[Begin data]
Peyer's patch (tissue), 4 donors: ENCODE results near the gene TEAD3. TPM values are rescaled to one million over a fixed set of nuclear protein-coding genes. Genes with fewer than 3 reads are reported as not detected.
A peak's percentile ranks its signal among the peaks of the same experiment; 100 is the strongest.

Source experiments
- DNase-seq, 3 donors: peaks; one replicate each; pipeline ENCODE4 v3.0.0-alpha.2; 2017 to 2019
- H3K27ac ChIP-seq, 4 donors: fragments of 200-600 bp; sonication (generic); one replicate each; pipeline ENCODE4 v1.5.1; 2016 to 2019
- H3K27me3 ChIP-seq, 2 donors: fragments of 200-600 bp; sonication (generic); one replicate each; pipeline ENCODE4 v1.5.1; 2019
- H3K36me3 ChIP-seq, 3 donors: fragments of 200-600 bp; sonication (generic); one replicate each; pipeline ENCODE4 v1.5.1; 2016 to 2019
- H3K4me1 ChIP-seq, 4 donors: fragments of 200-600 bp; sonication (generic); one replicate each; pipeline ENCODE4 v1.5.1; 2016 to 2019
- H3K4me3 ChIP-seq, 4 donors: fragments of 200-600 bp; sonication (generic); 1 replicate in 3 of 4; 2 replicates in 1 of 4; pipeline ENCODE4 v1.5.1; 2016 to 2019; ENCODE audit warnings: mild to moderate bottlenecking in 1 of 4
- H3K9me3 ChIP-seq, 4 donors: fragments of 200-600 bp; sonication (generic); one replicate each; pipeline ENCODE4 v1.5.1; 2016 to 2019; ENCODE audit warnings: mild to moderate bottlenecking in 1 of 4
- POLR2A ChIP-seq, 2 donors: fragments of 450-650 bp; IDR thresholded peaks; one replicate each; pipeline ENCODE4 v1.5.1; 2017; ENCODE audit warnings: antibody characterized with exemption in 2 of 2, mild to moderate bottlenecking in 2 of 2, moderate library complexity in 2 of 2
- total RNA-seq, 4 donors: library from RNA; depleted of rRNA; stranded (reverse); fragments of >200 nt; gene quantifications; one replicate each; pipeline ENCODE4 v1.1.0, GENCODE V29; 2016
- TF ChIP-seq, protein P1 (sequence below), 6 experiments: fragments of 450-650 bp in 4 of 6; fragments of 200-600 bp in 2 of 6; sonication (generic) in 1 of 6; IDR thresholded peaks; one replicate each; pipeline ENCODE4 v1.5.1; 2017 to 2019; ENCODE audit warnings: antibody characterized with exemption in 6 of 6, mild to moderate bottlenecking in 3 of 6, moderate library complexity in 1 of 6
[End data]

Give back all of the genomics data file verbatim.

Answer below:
Peyer's patch (tissue), 4 donors: ENCODE results near the gene TEAD3. TPM values are rescaled to one million over a fixed set of nuclear protein-coding genes. Genes with fewer than 3 reads are reported as not detected.
A peak's percentile ranks its signal among the peaks of the same experiment; 100 is the strongest.

Source experiments
- DNase-seq, 3 donors: peaks; one replicate each; pipeline ENCODE4 v3.0.0-alpha.2; 2017 to 2019
- H3K27ac ChIP-seq, 4 donors: fragments of 200-600 bp; sonication (generic); one replicate each; pipeline ENCODE4 v1.5.1; 2016 to 2019
- H3K27me3 ChIP-seq, 2 donors: fragments of 200-600 bp; sonication (generic); one replicate each; pipeline ENCODE4 v1.5.1; 2019
- H3K36me3 ChIP-seq, 3 donors: fragments of 200-600 bp; sonication (generic); one replicate each; pipeline ENCODE4 v1.5.1; 2016 to 2019
- H3K4me1 ChIP-seq, 4 donors: fragments of 200-600 bp; sonication (generic); one replicate each; pipeline ENCODE4 v1.5.1; 2016 to 2019
- H3K4me3 ChIP-seq, 4 donors: fragments of 200-600 bp; sonication (generic); 1 replicate in 3 of 4; 2 replicates in 1 of 4; pipeline ENCODE4 v1.5.1; 2016 to 2019; ENCODE audit warnings: mild to moderate bottlenecking in 1 of 4
- H3K9me3 ChIP-seq, 4 donors: fragments of 200-600 bp; sonication (generic); one replicate each; pipeline ENCODE4 v1.5.1; 2016 to 2019; ENCODE audit warnings: mild to moderate bottlenecking in 1 of 4
- POLR2A ChIP-seq, 2 donors: fragments of 450-650 bp; IDR thresholded peaks; one replicate each; pipeline ENCODE4 v1.5.1; 2017; ENCODE audit warnings: antibody characterized with exemption in 2 of 2, mild to moderate bottlenecking in 2 of 2, moderate library complexity in 2 of 2
- total RNA-seq, 4 donors: library from RNA; depleted of rRNA; stranded (reverse); fragments of >200 nt; gene quantifications; one replicate each; pipeline ENCODE4 v1.1.0, GENCODE V29; 2016
- TF ChIP-seq, protein P1 (sequence below), 6 experiments: fragments of 450-650 bp in 4 of 6; fragments of 200-600 bp in 2 of 6; sonication (generic) in 1 of 6; IDR thresholded peaks; one replicate each; pipeline ENCODE4 v1.5.1; 2017 to 2019; ENCODE audit warnings: antibody characterized with exemption in 6 of 6, mild to moderate bottlenecking in 3 of 6, moderate library complexity in 1 of 6